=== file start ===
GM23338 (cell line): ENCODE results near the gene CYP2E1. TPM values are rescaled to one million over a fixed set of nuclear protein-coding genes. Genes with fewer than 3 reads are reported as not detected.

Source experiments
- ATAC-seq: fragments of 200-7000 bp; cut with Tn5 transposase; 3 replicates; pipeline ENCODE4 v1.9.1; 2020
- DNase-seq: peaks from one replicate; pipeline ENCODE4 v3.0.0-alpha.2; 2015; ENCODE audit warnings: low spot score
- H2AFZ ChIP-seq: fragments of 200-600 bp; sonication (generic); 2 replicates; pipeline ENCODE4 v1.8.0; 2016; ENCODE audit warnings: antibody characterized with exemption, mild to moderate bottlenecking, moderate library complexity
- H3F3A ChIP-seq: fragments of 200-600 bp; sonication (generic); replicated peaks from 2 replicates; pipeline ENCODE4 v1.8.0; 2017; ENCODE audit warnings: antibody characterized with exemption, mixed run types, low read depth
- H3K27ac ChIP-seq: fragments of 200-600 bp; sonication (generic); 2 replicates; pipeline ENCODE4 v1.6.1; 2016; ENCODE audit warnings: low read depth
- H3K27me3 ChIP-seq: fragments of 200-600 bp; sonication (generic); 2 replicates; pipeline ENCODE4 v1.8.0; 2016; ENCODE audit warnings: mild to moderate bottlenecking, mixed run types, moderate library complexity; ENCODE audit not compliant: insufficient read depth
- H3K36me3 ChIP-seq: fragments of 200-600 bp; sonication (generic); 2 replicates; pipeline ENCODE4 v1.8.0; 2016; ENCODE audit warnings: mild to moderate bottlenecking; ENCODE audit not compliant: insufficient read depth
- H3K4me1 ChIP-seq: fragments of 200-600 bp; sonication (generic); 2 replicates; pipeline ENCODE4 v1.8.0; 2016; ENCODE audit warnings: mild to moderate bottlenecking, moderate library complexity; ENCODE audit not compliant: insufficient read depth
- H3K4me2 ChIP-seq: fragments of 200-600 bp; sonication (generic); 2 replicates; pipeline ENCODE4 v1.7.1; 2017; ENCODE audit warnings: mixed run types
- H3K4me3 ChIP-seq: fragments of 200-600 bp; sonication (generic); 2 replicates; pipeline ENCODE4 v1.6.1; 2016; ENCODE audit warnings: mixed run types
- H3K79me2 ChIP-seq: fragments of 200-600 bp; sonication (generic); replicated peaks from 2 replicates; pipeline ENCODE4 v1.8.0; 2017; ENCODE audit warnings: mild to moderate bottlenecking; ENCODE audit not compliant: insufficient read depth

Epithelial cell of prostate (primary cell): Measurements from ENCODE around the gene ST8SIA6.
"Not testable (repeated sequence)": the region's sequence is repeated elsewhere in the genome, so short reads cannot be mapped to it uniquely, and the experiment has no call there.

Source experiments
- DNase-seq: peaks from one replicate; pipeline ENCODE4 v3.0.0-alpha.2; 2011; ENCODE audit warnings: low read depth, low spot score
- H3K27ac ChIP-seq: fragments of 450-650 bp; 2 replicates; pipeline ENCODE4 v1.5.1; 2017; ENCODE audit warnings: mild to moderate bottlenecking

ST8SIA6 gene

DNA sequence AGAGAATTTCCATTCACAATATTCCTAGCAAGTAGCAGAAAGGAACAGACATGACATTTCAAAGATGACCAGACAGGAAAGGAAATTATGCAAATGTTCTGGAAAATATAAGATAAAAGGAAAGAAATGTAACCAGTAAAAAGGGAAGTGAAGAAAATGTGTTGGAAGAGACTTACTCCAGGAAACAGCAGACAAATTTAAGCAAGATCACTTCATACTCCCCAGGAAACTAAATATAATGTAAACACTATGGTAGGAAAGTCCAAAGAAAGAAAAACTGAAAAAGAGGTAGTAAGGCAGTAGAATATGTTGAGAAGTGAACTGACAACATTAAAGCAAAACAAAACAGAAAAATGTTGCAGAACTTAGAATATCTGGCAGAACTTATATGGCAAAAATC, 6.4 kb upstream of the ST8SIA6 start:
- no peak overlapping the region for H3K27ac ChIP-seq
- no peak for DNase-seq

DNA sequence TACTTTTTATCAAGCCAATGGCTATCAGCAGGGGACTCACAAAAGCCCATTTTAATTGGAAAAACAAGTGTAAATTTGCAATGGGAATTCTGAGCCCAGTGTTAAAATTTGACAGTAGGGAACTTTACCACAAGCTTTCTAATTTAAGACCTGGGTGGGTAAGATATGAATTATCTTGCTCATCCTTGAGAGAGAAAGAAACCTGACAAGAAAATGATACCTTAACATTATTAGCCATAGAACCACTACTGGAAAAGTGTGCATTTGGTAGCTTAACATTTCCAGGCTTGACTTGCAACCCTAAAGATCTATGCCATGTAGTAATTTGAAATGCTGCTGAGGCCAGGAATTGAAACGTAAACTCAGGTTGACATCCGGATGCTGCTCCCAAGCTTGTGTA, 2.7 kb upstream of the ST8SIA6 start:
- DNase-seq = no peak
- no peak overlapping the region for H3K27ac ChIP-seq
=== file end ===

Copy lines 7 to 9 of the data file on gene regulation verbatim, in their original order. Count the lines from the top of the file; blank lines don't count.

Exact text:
- H3K27ac ChIP-seq: fragments of 200-600 bp; sonication (generic); 2 replicates; pipeline ENCODE4 v1.6.1; 2016; ENCODE audit warnings: low read depth
- H3K27me3 ChIP-seq: fragments of 200-600 bp; sonication (generic); 2 replicates; pipeline ENCODE4 v1.8.0; 2016; ENCODE audit warnings: mild to moderate bottlenecking, mixed run types, moderate library complexity; ENCODE audit not compliant: insufficient read depth
- H3K36me3 ChIP-seq: fragments of 200-600 bp; sonication (generic); 2 replicates; pipeline ENCODE4 v1.8.0; 2016; ENCODE audit warnings: mild to moderate bottlenecking; ENCODE audit not compliant: insufficient read depth